Sometime in the last 20 years, indigenous people in the CNMI came to understand conservation as a bunch of haoles telling us not to fish, not to feed our families, and not to practice our culture. We have been mistaken. Conservation has always been an integral part of our Micronesian culture.
I learned it from my father and I know other people on this island learned it from theirs.
Even so, times have changed. Our island has changed. The definition of conservation has changed along with it.
Old habits and old technologies result in expected outcomes.
1000 years ago when one of our Chamorro (or Carolinian) ancestors went out to catch fish using the technology available to him at the time, he could safely assume that he wasn't depleting his resource. No new technology was going to be introduced to help him catch more fish and no huge influx of off-islanders would be coming to his home anytime soon (at least for another 500 years).
The only things he needed to navigate his world were the stars, the waves, and the wind. He lived the way his grandparents lived and he could expect his grandchildren to live the same way.
However, that was 1000 years ago. Times have changed. We now have more people and new technologies.
When people use old habits combined with new technologies, unexpected outcomes occur.
Fish & Wildlife admits that SCUBA spearfishing nearly decimated our Napoleon Wrasse population. In the 1990's monofilament gill nets wiped out the turtle population in our lagoon.
When these new technologies were introduced, they weren't introduced with the intent of destroying our natural resources. We just wanted to catch more fish, feed our families, and practice our culture.
Even so, old habits (catching as much as you can to share with family and friends) combined with new technologies (diving deeper and longer with SCUBA and better nets) led to a decline in the resource (an unexpected outcome).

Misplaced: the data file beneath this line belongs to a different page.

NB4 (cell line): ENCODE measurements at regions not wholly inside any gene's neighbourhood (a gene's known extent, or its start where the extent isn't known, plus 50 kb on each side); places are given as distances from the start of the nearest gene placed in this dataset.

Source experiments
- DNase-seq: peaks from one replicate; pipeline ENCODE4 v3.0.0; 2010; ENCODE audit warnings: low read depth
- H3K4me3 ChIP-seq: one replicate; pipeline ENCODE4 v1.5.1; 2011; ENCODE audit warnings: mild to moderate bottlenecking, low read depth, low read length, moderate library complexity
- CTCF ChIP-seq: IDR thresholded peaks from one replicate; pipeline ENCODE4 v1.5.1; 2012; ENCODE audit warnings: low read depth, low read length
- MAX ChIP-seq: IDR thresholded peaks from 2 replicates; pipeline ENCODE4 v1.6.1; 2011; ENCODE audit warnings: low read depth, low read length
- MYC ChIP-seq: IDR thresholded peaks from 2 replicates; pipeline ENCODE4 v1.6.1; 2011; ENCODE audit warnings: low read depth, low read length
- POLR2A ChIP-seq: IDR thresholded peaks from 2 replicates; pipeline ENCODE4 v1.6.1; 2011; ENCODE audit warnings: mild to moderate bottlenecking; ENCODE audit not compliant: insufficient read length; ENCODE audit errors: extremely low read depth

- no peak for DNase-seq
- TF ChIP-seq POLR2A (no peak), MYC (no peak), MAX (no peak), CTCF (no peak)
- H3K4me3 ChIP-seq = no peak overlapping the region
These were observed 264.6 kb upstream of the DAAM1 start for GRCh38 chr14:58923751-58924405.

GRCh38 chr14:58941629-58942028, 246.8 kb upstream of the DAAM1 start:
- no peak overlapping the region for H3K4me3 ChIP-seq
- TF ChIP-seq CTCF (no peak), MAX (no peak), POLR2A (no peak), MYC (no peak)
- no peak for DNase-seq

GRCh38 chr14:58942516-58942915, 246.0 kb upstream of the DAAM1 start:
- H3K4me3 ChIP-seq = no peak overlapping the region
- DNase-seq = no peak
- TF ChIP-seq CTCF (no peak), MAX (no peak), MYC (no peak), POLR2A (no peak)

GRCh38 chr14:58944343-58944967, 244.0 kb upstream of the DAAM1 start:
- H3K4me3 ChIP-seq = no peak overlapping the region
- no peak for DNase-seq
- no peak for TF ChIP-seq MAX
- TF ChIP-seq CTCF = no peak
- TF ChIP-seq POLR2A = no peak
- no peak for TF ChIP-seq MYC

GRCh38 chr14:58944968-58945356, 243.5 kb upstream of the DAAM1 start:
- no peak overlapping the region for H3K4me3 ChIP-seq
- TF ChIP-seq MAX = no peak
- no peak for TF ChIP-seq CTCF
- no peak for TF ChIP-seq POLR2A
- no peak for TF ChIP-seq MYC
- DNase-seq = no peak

Fortunately the CNMI was able to identify both of these new technologies as destructive. Both technologies have since been banned.
Culture and Conservation are integrally linked.
One day when my parents were still married, my father shot a Mariana Mallard on our family property. He ate it.
A few days later my mother was visiting with an American wildlife biologist working on Saipan. Inside his office was a picture of a similar mallard and my mother told the biologist that her husband had just shot and eaten a bird just like the one in the picture.
The biologist replied, "That was probably the last one."
My father did not purposely eat the last mallard. He was just practicing his culture. If you had asked him about the bird on the day he shot it, he would probably have told you that he knew where to find more.
I don't recount that story to try to paint my father in a negative light; I just use it to highlight my point. He had spent his whole life shooting and eating that bird and probably expected his children to spend their whole lives shooting and eating that bird.
He was only feeding his family. He was practicing his culture.
However, old habits (hunting every bird you see) combined with new technologies (more people with better rifles than centuries past) led to extinction (the shelling of Saipan during World War II didn't help either).
Am I less Chamorro because I will never see a Mariana mallard? Am I less Chamorro because I will never taste one? And is Saipan less Saipan because we no longer have bats, barely any coconut crabs, and fewer turtles and reef fish?
If eating certain foods is part of our culture, then what does it say about our culture when we allow that food to go extinct? Will our culture go extinct along with the resource?
We are the people of the land and these islands define who we are as a people. It is the responsibility of every indigenous person to ensure that these islands are passed down to the next generation in the same condition in which they were passed down to us.
I take that promise seriously. This is how I practice my culture.
In the upcoming weeks a new project to create “a National Park of the Sea” will be introduced to the people of the CNMI. Some people know about it. Some people only think they know about it. Some support it; others do not.
Undoubtedly there will be a lot of discussion about this project. I suspect there will be presentations and public hearings. There will also be rumors and lies.
I ask that everyone educate themselves about this issue before forming an opinion.
As for me, I support this project.
If the Commonwealth takes the leadership to make this project happen, the CNMI would gain more control over our waters, our economy would benefit greatly, we could create local jobs, we would keep illegal foreign fishing boats from other countries from taking our fish, and still allow indigenous fishermen to fish for generations to come.
More importantly, our children will be able to practice their culture the way we practice ours.
This is the version that was published in the newspapers. This is my big announcement.